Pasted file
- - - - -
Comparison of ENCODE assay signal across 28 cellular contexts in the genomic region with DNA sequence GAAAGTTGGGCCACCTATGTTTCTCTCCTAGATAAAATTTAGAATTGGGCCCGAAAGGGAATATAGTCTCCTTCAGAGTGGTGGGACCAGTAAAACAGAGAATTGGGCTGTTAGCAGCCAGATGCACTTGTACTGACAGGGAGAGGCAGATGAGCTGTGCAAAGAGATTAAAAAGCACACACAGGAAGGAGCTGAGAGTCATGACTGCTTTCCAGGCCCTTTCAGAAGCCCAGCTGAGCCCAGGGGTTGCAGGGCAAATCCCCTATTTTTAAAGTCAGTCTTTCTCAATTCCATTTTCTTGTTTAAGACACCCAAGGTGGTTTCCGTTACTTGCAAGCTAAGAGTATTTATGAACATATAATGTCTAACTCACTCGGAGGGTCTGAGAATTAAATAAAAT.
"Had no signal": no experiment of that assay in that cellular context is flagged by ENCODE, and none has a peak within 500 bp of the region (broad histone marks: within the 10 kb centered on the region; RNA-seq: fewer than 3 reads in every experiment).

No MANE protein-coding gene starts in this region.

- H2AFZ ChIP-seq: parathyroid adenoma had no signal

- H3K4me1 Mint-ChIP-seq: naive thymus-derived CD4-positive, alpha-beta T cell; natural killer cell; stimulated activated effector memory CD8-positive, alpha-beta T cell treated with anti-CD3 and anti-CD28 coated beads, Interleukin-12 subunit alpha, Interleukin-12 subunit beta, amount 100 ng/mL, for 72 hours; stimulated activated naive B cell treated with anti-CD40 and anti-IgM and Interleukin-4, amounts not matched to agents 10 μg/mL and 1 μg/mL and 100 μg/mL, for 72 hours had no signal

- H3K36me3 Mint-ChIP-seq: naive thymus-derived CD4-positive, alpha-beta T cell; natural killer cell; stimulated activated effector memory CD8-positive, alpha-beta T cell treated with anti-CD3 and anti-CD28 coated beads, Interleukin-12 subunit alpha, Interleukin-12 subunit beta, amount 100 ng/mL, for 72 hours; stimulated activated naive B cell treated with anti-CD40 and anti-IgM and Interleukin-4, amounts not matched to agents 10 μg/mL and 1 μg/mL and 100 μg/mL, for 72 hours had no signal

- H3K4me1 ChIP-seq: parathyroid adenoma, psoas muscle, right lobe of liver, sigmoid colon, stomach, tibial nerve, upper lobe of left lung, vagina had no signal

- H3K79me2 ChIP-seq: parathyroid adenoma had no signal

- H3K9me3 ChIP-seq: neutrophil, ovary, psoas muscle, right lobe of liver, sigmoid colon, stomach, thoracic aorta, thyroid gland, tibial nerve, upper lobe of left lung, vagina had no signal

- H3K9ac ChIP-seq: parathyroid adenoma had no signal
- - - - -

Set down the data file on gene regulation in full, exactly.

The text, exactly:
Comparison of ENCODE assay signal across 28 cellular contexts in the genomic region with DNA sequence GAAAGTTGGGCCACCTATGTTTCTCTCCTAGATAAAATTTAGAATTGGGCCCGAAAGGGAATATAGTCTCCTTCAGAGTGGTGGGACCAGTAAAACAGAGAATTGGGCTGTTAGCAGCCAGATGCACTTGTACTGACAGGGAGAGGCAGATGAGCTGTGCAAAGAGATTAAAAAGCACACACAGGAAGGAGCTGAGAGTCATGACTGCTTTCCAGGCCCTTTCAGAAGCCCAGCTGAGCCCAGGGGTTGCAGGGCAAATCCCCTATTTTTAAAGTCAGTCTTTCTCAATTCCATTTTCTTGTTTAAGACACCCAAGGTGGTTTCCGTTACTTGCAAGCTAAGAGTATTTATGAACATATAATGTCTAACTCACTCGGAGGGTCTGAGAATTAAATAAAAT.
"Had no signal": no experiment of that assay in that cellular context is flagged by ENCODE, and none has a peak within 500 bp of the region (broad histone marks: within the 10 kb centered on the region; RNA-seq: fewer than 3 reads in every experiment).

No MANE protein-coding gene starts in this region.

- H2AFZ ChIP-seq: parathyroid adenoma had no signal

- H3K4me1 Mint-ChIP-seq: naive thymus-derived CD4-positive, alpha-beta T cell; natural killer cell; stimulated activated effector memory CD8-positive, alpha-beta T cell treated with anti-CD3 and anti-CD28 coated beads, Interleukin-12 subunit alpha, Interleukin-12 subunit beta, amount 100 ng/mL, for 72 hours; stimulated activated naive B cell treated with anti-CD40 and anti-IgM and Interleukin-4, amounts not matched to agents 10 μg/mL and 1 μg/mL and 100 μg/mL, for 72 hours had no signal

- H3K36me3 Mint-ChIP-seq: naive thymus-derived CD4-positive, alpha-beta T cell; natural killer cell; stimulated activated effector memory CD8-positive, alpha-beta T cell treated with anti-CD3 and anti-CD28 coated beads, Interleukin-12 subunit alpha, Interleukin-12 subunit beta, amount 100 ng/mL, for 72 hours; stimulated activated naive B cell treated with anti-CD40 and anti-IgM and Interleukin-4, amounts not matched to agents 10 μg/mL and 1 μg/mL and 100 μg/mL, for 72 hours had no signal

- H3K4me1 ChIP-seq: parathyroid adenoma, psoas muscle, right lobe of liver, sigmoid colon, stomach, tibial nerve, upper lobe of left lung, vagina had no signal

- H3K79me2 ChIP-seq: parathyroid adenoma had no signal

- H3K9me3 ChIP-seq: neutrophil, ovary, psoas muscle, right lobe of liver, sigmoid colon, stomach, thoracic aorta, thyroid gland, tibial nerve, upper lobe of left lung, vagina had no signal

- H3K9ac ChIP-seq: parathyroid adenoma had no signal